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PEF wins court case for fair pay for summer teachers at DOCCS


A NYS Supreme Court judge ruled in June in favor of a lawsuit PEF filed on behalf of teachers and vocational instructors at the state Department of Corrections and Community Supervision, who are in 10-month (academic year) positions, but also work over the summer vacation.

Only some employees in the 10-month positions choose to work over the summer break, and they have been compensated for that additional service. However, what PEF has successfully challenged is the way DOCCS and the Office of the State Comptroller have been calculating that hourly pay rate on a “one-size-fits-all” basis.

PEF proved that to comply with state law individual pay rates must be calculated for the summer work of these employees, and those rates are going to be a bit higher than the rate the state has been using.


Steve Drake

“I am pleased the court saw the justice in our arguments and has directed the state to correct its method of calculation of pay rates to provide more fair compensation to our members,” said PEF President Wayne Spence, who joined PEF Executive Board member Steven Drake as lead plaintiffs in the case.  Drake is an education supervisor, vocational at Mohawk Correctional Facility.

“Our members deserve to receive the rate of pay as established in the law, and I’m proud the union has been able to defend that right,” Spence added.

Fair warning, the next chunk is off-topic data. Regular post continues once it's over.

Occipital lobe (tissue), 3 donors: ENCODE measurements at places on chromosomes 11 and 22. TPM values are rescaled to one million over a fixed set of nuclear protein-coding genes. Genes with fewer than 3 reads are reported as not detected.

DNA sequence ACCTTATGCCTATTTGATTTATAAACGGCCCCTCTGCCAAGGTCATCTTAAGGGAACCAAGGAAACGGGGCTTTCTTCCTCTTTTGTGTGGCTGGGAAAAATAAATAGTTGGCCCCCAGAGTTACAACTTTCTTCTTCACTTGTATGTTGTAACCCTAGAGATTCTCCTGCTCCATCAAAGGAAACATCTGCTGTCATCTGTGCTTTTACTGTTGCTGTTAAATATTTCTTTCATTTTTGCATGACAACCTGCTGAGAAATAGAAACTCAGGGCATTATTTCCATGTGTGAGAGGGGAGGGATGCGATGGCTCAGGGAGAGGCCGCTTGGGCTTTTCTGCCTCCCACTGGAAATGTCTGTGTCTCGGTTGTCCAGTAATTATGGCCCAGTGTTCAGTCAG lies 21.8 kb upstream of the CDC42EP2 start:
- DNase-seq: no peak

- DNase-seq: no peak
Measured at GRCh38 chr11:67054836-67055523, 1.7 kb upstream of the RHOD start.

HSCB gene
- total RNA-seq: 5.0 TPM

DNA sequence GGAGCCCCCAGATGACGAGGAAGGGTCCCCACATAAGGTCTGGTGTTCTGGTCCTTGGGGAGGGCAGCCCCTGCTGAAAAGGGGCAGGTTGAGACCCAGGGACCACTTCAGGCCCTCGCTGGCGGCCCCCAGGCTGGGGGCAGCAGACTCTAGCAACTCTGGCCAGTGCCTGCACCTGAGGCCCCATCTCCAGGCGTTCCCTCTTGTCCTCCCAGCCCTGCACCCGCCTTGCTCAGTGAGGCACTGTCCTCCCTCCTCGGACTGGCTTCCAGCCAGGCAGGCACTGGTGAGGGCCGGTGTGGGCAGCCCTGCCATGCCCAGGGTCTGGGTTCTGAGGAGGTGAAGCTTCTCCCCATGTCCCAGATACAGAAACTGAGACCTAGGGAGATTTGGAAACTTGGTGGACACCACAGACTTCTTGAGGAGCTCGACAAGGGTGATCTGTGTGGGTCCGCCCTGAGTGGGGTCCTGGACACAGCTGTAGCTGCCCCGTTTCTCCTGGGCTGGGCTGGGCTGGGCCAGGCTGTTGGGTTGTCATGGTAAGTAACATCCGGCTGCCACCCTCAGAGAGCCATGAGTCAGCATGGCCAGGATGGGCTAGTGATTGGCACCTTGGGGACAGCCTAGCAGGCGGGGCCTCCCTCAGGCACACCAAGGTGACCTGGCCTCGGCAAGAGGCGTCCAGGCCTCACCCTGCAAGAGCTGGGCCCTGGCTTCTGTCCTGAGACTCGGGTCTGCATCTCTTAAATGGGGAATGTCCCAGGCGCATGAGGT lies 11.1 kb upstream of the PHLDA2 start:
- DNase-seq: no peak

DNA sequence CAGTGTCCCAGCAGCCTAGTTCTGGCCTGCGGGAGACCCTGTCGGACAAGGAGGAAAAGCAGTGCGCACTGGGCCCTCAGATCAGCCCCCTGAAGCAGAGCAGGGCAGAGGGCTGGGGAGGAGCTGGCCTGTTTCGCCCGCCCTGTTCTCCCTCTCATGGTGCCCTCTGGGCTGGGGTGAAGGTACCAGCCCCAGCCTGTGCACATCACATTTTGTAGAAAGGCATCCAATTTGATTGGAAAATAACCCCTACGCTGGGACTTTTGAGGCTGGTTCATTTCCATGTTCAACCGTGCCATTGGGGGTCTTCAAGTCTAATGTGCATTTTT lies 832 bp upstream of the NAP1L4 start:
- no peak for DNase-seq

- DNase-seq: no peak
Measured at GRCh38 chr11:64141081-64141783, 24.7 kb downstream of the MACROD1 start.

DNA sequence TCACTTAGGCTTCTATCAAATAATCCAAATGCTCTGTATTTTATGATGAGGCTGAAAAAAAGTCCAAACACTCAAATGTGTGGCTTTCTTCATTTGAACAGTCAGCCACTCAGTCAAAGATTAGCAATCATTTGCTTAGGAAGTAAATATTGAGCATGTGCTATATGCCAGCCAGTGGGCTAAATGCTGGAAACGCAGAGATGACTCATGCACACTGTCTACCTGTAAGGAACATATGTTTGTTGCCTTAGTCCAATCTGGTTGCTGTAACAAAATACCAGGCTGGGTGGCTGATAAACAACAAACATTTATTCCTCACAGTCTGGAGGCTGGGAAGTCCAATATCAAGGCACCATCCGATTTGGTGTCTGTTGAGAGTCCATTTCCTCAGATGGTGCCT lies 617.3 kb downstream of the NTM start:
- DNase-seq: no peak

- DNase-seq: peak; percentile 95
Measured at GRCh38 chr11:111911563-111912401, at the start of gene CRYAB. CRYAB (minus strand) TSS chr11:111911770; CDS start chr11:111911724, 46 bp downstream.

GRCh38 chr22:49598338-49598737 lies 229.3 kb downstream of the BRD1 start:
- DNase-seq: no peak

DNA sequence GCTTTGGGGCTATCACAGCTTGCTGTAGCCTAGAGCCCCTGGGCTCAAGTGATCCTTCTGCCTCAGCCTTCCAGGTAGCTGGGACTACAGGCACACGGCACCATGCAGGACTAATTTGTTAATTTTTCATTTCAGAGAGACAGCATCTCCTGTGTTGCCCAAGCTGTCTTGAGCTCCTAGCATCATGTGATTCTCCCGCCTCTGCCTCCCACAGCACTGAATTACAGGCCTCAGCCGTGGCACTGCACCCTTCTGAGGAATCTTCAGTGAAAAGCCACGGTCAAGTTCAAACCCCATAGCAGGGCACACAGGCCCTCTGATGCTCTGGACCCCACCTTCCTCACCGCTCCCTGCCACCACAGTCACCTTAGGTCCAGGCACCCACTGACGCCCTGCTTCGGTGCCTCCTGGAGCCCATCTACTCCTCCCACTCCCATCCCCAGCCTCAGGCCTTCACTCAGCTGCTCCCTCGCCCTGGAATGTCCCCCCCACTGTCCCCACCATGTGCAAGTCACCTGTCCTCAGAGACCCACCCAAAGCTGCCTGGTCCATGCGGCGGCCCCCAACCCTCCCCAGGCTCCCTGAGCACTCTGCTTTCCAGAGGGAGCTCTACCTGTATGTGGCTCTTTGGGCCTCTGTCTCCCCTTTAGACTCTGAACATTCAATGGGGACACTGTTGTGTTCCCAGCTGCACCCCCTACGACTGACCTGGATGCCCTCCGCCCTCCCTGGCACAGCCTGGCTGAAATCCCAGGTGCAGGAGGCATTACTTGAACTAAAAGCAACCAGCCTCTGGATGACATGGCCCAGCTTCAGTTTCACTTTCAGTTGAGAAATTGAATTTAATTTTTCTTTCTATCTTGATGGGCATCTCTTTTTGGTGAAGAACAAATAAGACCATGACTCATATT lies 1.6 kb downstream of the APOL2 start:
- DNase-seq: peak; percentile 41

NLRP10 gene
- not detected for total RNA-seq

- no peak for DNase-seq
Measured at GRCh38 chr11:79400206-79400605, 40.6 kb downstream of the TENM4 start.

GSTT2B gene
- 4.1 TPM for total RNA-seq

Justice L. Michael Mackey issued his decision June 5.  The state has until mid-July to appeal.

At the heart of the disputed pay calculations is the number of days each employee worked during the academic year.  For convenience, the state has assumed, since at least 1977, the employee worked 1,736 hours or 217 days (the number of calendar days excluding weekends) and used that number to divide their annual (10-month) salary to come up with an hourly rate that was used to pay them for hours they worked over the summer. That assumption was ratified in a state comptroller’s payroll bulletin issued April 27, 2018.

The law requires that each DOCCS teacher who works the summer between academic years be compensated “at the hourly rate of pay received by him in his regular position.” And both DOCCS and the OSC conceded that the actual number of days these employees work during the academic year actually range between 204 and 214, rather than the 217 the state used to calculate hourly pay rates. Since dividing their annual salary by the smaller number of working days/hours, would produce a higher hourly rate than the rate in use, PEF argued the employees were being shortchanged and Judge Mackey agreed.

For example, in Drake’s case, he worked 208 days during the 2017-18 academic year and should have been paid $1.69 more per hour for 2018 summer work than he received.

Mackey ordered the OSC and DOCCS to recalculate the hourly rates of compensation for the summer work performed by all members of the affected class.

Nathan Nichols, one of the PEF attorneys who worked on this case, said the order to recalculate would likely apply to the rate of pay for work performed in the summer of 2018, and then the new individual rates would apply to work performed this summer and in future summers.

Implementation of the judge’s order will be delayed if the state appeals his decision.



Table of Contents – July-August 2019